In this agreement it states that the rate is $0.17 per 100 songs , per listener , raising rates so high that it makes it unaffordable by any broadcaster anywhere.

    While this bill HR1733 is good to force terrestrial radio to finally pay royalties which they had never done since the beginning of internet broadcasting, the original ” Small Webcaster Settlement Act ” ( SWSA ) has been eliminated making no provision whatsoever for hobbyist broadcasters who have no revenue to pay the outlandish fee’s that would be incurred upon them by the elimination of this agreement.

    It also creates a monopoly which according to US law has been deemed illegal in the United States of America , allowing only major corporations like Pandora and iHeart Radio to control what is being heard on the internet.

    For years, small webcasters have been paying royalty fee’s when terrestrial was not! And as a thank you for all the years of trying to do what was right , to be lawful and pay royalties that artists worldwide have worked so hard for and deserve, the Copyright Royalty Board has decided only the wealthy should be allowed to broadcast, thus ending small broadcasters tiny businesses all over the USA.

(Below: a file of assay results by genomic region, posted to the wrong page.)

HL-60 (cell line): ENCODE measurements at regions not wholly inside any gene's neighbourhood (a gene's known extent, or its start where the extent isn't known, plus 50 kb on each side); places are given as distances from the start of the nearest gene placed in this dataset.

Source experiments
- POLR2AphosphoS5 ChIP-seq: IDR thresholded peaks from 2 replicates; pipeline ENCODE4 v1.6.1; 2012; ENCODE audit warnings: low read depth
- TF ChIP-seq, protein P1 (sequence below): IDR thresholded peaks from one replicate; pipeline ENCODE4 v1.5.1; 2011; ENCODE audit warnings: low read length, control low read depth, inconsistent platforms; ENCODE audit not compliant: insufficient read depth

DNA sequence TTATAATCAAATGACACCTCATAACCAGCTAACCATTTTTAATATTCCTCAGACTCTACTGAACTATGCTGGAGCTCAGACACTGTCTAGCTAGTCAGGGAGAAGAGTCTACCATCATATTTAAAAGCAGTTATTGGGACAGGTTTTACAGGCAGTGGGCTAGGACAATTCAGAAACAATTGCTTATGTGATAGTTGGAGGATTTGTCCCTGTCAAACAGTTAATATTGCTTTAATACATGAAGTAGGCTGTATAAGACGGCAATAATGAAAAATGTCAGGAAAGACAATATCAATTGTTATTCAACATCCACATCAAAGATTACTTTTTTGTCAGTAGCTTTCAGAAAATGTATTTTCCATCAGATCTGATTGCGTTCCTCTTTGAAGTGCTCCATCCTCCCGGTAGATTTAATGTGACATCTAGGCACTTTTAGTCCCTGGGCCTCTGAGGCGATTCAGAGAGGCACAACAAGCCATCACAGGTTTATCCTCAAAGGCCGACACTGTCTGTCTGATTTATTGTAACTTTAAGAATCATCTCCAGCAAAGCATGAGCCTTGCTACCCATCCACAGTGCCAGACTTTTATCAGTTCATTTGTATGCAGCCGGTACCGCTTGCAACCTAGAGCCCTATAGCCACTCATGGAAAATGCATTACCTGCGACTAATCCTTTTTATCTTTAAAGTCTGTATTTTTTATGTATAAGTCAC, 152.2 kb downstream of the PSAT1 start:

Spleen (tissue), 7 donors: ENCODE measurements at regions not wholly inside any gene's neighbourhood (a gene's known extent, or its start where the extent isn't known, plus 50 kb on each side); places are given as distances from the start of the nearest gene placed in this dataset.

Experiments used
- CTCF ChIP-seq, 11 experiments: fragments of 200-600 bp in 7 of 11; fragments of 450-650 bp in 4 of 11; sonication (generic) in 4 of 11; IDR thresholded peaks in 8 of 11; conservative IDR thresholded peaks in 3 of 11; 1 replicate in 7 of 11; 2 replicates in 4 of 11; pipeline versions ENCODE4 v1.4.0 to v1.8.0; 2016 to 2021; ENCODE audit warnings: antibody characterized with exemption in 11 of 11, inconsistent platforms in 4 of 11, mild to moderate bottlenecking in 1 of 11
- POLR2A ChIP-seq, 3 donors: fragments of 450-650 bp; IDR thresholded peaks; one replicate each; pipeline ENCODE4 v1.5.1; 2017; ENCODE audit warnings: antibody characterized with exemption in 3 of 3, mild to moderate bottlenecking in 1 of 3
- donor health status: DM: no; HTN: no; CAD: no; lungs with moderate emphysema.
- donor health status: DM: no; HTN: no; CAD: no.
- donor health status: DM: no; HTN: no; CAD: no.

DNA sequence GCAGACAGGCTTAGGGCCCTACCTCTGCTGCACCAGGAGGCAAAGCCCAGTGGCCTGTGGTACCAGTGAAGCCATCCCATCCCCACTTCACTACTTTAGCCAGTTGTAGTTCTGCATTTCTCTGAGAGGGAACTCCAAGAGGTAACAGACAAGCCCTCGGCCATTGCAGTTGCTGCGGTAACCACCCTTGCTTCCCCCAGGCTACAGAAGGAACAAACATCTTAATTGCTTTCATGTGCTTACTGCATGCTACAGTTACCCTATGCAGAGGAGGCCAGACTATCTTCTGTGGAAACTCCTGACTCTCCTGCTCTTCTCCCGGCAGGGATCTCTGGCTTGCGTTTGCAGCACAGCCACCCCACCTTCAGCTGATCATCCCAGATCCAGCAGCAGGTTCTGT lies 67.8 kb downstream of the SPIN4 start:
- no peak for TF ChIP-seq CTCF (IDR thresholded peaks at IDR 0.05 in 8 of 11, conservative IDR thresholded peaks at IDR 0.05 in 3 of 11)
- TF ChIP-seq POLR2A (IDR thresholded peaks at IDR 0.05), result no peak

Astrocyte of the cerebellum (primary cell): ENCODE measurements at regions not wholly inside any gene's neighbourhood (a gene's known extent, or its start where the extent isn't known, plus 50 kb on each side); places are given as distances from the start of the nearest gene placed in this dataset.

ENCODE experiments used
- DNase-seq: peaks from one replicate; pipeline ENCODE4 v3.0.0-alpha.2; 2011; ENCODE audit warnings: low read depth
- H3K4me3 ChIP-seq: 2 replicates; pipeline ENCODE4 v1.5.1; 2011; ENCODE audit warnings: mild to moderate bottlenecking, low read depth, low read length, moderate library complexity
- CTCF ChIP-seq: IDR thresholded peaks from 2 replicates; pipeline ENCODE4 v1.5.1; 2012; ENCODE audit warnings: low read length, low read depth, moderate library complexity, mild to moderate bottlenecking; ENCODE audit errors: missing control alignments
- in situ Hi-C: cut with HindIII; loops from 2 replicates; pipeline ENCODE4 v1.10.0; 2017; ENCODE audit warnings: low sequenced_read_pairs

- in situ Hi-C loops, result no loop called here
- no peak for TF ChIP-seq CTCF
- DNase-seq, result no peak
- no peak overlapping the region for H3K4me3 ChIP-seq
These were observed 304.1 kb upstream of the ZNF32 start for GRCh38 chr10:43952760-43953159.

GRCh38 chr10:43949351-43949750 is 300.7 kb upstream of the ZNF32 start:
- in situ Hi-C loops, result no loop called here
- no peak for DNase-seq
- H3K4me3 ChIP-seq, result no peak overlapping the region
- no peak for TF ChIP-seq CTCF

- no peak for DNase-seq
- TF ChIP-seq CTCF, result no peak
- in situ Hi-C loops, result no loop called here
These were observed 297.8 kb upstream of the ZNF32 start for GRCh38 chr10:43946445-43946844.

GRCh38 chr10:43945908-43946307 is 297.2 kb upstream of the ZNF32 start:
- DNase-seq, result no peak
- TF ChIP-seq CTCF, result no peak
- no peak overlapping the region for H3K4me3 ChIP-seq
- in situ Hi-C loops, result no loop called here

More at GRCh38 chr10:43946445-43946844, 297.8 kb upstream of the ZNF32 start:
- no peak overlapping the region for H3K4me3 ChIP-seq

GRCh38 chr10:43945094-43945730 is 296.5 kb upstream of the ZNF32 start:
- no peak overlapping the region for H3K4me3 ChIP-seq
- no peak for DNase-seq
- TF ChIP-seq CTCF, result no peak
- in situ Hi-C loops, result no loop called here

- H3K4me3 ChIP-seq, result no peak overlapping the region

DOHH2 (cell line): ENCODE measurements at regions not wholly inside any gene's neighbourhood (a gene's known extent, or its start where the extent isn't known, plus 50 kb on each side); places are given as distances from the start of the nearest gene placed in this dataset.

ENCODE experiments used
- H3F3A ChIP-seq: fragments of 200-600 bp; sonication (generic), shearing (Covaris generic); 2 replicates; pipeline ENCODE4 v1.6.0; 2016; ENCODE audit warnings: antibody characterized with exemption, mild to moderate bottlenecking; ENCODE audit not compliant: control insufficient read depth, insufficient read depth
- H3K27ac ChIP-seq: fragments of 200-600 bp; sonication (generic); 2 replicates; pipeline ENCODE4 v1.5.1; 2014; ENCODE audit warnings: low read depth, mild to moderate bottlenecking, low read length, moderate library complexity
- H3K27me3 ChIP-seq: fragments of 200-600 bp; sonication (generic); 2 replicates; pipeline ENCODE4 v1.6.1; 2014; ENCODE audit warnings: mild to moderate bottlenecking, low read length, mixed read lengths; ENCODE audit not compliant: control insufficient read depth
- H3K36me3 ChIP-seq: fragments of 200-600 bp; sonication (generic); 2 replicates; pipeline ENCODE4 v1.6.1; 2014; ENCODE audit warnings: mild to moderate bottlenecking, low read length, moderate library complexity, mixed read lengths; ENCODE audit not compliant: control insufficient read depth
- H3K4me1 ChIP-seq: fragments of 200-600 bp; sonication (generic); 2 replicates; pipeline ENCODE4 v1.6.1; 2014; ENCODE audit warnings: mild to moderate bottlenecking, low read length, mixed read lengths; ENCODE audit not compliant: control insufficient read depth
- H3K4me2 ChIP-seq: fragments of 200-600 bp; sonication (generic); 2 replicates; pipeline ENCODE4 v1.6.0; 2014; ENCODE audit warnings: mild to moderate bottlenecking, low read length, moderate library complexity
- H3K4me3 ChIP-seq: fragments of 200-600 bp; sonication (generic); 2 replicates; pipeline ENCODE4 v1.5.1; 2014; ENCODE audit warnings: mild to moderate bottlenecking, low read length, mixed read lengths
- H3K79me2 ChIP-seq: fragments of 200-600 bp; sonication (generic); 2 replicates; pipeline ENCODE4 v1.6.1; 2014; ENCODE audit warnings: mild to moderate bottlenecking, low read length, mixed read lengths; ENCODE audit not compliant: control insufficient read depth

Finally, this bill does not only affect the small broadcaster , but affects many businesses that small webcasters have supported as well thus eliminating literally MILLIONS of dollars of spending in business such as :
    * Streaming Servers
    * Chatrooms and servers
    * Messengers
    * Communities and servers
    * Games
    * Webhosting and servers
    * Banner Hosting services and many other services !

    For years small broadcasters have been paying licensing fee’s to stay legal on the internet, paying dues in appreciation for the hobby they so love. They have all had a dream of one day climbing that ladder to make a name for themselves, to achieve success. Some didn’t have that dream, they just wanted to enjoy what they loved to do. Now that dream has been stomped on, spat on, and kicked to the curb by the very people we entrust to treat us fairly. It’s shameful , unjust and should be considered criminal because of the results of this decision being made.

    It should not be allowed.

    Reply
  • December 31, 2015 at 11:41 pm
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    We can thank our congress with passing legislation to eliminate small radio and Internet broadcasters and favor large corportions whow can shell out the big bucks to pay royalties . These are small business owners who love to play good music and live what they are doing.

    Reply
  • January 20, 2016 at 1:11 am
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    When Coke and Pepsi had falling sales they bought up grocery store shelf space and removed the competition this is what is going on here. They are so threatened that people are listening to something else. Pandora and Spotify are trash nothing was better than Live365 but no one seemed to know about it. This was the worse thing to happen to music in the internet age.

    Reply